An attacker-modified update to the SolarWinds Orion network management product that compromised thousands of companies and government agencies is likely not the only way Russian attackers infiltrated networks, according to the US Cybersecurity and Infrastructure Security Agency (CISA) in an update over the weekend.
In an updated alert about the recent cyber-espionage attacks against government agencies and private-sector companies, CISA noted on Dec. 18 that the attackers appear to have used other vectors of attacks outside of the SolarWinds Orion platform. On Dec. 21, the agency pointed to an advisory published the previous week by the National Security Agency, which warned that attackers were stealing private keys for single sign-on (SSO) infrastructure to bypass two-factor authentication.
The NSA pointed to a Dec. 7 warning that Russian state-sponsored actors had exploited a vulnerability in VMware Access and VMware Identify Manager products to gain access to protected data. CISA did not name VMware but cited the issue in similar language.
“Specifically, we are investigating incidents in which activity indicating abuse of Security Assertion Markup Language (SAML) tokens consistent with this adversary’s behavior is present, yet where impacted SolarWinds instances have not been identified,” the agency stated in its updated advisory.
The additional information released over the weekend continues to broaden the scope and impact of what cybersecurity experts consider to be the most significant cyberattack in recent years.
Last week, SolarWinds acknowledged that attackers had infiltrated its development process and inserted malicious code into the latest updates for Orion. Around 18,000 of the company’s 33,000 customers updated their software between March 2020 and June 2020, inadvertently installing a backdoor for attackers.
In the latest update, CISA pointed to an advisory published by the National Security Agency on Thursday about detecting abuse of authentication mechanisms, which cited CVE-2020-4006, a vulnerability in VMware’s Access and Identity Manager products.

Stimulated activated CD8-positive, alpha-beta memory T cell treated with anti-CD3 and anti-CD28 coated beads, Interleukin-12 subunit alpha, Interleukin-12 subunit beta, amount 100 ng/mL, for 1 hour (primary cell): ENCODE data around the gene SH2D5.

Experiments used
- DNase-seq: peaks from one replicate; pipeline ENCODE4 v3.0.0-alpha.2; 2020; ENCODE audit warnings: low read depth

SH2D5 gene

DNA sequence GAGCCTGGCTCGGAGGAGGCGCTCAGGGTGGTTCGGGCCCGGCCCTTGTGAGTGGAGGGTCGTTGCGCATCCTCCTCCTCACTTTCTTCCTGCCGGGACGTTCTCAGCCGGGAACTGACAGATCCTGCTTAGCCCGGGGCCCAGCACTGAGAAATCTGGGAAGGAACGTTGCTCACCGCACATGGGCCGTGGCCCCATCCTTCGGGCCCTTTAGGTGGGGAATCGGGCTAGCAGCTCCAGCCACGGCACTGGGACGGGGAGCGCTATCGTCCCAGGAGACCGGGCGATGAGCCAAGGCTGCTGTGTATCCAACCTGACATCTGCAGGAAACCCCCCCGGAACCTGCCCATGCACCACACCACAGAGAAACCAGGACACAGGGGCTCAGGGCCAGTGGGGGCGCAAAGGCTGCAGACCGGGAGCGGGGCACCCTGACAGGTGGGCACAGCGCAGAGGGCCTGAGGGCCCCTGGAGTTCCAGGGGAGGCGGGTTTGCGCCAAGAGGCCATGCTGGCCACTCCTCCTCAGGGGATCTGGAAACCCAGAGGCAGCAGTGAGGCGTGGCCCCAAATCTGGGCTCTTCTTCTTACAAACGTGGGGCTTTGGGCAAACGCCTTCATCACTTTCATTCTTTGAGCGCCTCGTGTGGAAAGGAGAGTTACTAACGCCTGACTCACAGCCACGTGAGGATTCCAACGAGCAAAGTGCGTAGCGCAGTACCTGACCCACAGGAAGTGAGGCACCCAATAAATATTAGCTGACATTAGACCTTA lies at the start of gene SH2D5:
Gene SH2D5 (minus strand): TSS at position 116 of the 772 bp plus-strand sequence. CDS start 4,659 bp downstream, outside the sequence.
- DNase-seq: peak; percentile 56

The company, however, denies there is any evidence that its software has been used to establish a beachhead by attackers on vulnerable networks, noting it had patched the vulnerability on Dec. 3.
“[A]t this time, we have no indications that VMware has any involvement in the nation-state attack on SolarWinds,” a company spokesperson said in a statement sent to Dark Reading. “We want to clarify that all unpatched vulnerabilities that provide initial access can be used to achieve and maintain a persistent presence in networks.”
Yet the Dec. 7 NSA advisory specifically states “Russian State-Sponsored Actors Exploiting Vulnerability in VMware Workspace ONE Access Using Compromised Credentials,” and the original vulnerability advisory from VMware, originally dated Nov. 24, acknowledges the NSA as the source of the disclosure.
The NSA warned that companies that fail to lock down their federated authentication environments from credential-based attacks run the risk of having those environments compromised.
“The exploitation occurs after the actors have gained initial access to a victim’s on-premises network,” the NSA advisory stated. “The actors leverage privileged access in the on-premises environment to subvert the mechanisms that the organization uses to grant access to cloud and on-premises resources and/or to compromise administrator credentials with the ability to manage cloud resources.”
Cybersecurity firm Volexity provided details from incidents all attributed to the SolarWinds actor — which is called Dark Halo but which the government has identified as Russian Intelligence — that abused the integration key from an Microsoft Outlook Web App for the federated identity server for Cisco’s Duo Security.
The precomputing session key “allowed (an) attacker with knowledge of a user account and password to … completely bypass the MFA [multi-factor authentication] set on the account,” Volexity’s analysis stated. “It should be noted this is not a vulnerability with the MFA provider and underscores the need to ensure that all secrets associated with key integrations, such as those with an MFA provider, should be changed following a breach.”
The National Security Agency also stressed that the methods of attack did not mean federated identity systems have any inherent weakness or that the Security Assertion Markup Language had insecurities.
“The security of identity federation in any cloud environment directly depends on trust in the on-premises components that perform authentication, assign privileges, and sign SAML tokens,” the NSA stated it its advisory. “If any of these components is compromised, then the trust in authentication tokens from the components is misplaced and can be abused for unauthorized access.”
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